Netflix Blinks, Will Pay Comcast For Network Access
Comcast's binding arbitration, no class action allowed clause in their service agreement.
Rap Genius Returns To Google Search Rankings
Why the hell has the parent post been modded (1, Redundant)? This is the most insightful post I've seen on /. all day. Shame on the mods.
Swedish Man Fined $650,000 For Sharing 1 Movie, Charged Extra For Low Quality
The burns were extremely severe. And they were her fault.
That lawsuit was premised on hot coffee being a "defective product," such that the McDonald's would be strictly liable. But most of us are aware -- and expect -- that coffee is routinely made with boiling water. Moreover she shouldn't have put it in her lap. When she did, and it spilled, her insurance should have been on the hook for the damages, not McD's.
I'm quite sorry for her -- I've stupidly spilled coffee in my lap, and it hurt like hell. But that was my fault, and no one else's.
eBay Founder Pleads For Leniency For the PayPal 14
Seriously, your stuffed-full-of-mail strawman is still a strawman, and a rather absurd one at that. Do you think that the NYSE has a little mailslot out in the front door, so that if you send a letter, the postman just tosses it in, and if 9,999,999 others send a letter, they keep piling them in the little slot until they're piling up so much in the hallway that no one can push the front door open with all the mail? Is that really the image that you have in your head?
The basis of the criminal law is intent: they presumably intended to cause damage to Paypal, and had no legitimate reason for their action. Note that I say *presumably* -- their intent must still be proven to a jury, beyond a reasonable doubt. This bears no relation to sending a letter of complaint. And their intent -- and taking actions upon that intent -- is all that matters for the criminal law. For most crimes (homicide generally excepted) the attempt or conspiracy to commit a crime is subject to the same penalties as the completed offense.
Healthcare.gov and the Gulf Between Planning and Reality
There is a common myth that the high cost of health care is due to uncompensated obligatory emergency room care. Like many myths, it provides comfort to the general public, who are always looking for easy explanations for the complex problems of the world. But like all myths, it has the downside of being false.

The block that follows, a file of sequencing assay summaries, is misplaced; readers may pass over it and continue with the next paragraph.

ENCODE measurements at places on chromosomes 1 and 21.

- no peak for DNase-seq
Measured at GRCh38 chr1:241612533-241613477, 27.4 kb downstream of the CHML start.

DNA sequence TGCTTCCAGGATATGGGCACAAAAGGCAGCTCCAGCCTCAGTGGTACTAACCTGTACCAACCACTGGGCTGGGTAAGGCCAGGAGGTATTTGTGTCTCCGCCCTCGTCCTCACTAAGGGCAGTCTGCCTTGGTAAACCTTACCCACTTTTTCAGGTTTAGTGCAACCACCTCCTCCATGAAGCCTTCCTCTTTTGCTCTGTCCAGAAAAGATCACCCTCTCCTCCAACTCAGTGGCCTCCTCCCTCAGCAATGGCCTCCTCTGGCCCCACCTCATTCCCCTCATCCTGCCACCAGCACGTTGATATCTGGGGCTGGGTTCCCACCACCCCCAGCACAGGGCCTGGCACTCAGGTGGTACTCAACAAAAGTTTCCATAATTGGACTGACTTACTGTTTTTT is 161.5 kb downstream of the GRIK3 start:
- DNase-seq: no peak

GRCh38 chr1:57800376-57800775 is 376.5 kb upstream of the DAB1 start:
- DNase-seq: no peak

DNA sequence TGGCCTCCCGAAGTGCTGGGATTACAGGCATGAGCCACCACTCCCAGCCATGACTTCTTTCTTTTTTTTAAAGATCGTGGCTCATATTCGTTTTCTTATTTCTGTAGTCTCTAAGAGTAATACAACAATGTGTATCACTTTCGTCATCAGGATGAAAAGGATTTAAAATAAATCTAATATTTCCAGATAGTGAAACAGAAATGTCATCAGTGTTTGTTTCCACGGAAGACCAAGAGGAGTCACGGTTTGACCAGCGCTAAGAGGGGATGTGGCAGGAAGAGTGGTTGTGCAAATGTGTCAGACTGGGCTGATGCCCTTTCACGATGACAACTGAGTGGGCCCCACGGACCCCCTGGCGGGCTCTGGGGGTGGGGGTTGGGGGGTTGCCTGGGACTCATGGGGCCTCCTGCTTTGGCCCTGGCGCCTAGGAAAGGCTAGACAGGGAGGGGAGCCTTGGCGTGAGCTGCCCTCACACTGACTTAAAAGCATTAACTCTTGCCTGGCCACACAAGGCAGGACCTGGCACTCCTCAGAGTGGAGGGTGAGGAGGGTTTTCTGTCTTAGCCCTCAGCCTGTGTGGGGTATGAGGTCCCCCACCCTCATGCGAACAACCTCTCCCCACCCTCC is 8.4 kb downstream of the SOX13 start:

In particular, the percentage of a hospital's expenses spent on uncompensated care is about 6% (in 2011, 5.9%)
The mandate to provide emergency care to all those that show up in the ER was part of the Emergency Medical Treatment and Active Labor Act of 1986.
Turning back to the first link: what was the percentage of uncompensated care in 1985, before the Act? 5.8% So as a result of the treatment mandate, the percentage of hospital's uncompensated care went up all of 0.1%. (From then to today; there was a spike up to 6.4% the year after the Act was passed).
Undoubtedly, uncompensated care is a problem. It's just a rather small problem. Far bigger is the lack of market forces that removes any incentives to inefficiency.
As a side matter; I'm very sorry to hear that about your wife -- there is definitely a significant need for improvement in the system for helping people with pre-existing conditions.
Can the US Be Weaned Off Ethanol?
True, but that doesn't mean that (certain) food isn't more expensive than it otherwise would be, but for so much corn going to ethanol production. For example, as to corn itself, while the commodity price has dropped dramatically over the last year, it's still twice as high as it was in the early 2000's.
Moreover, the cost of corn is the primary cattle feed in the U.S. As a result, the price of beef largely tracks that of corn, and has likewise more than doubled since 2000.
Xerox "Routine Backup Test" Leave 17 States Without Food Stamps
Here you go. :-)
Bennett Haselton's Response To That "Don't Talk to Cops" Video
The difference was that Zimmerman's statements were recorded. Federal Rule of Evidence 106 provides that: "If a party introduces all or part of a writing or recorded statement, an adverse party may require the introduction, at that time, of any other part — or any other writing or recorded statement — that in fairness ought to be considered at the same time." (I don't know the Florida rule, but most states' rules of evidence are similar to the FRE).
Generally, any statements made outside of court are inadmissible as hearsay when introduced for the purpose of proving the truth of the statement, unless a hearsay exception applies. Fed. R. Evid. 801 & 802. The largest exception is "statements of a party opponent," 801(d)(1)(2), by which a party can introduce any statements of the opposing side. Thus, Zimmerman's out-of-court statements, while hearsay, were nonetheless admissible pursuant to this exception. And because they were recorded, Fed. R. Evid. 106 allowed Zimmerman to demand the rest be introduced (presumably, I haven't actually seen what the basis for this was, or even if it was argued).
But on the other hand, whatever Zimmerman said unrecorded to officers at the scene would not be admissible if offered by himself, because no hearsay exception would apply.
Social Networks Force Barilla Chairman To Apologize For His Anti-gay Remarks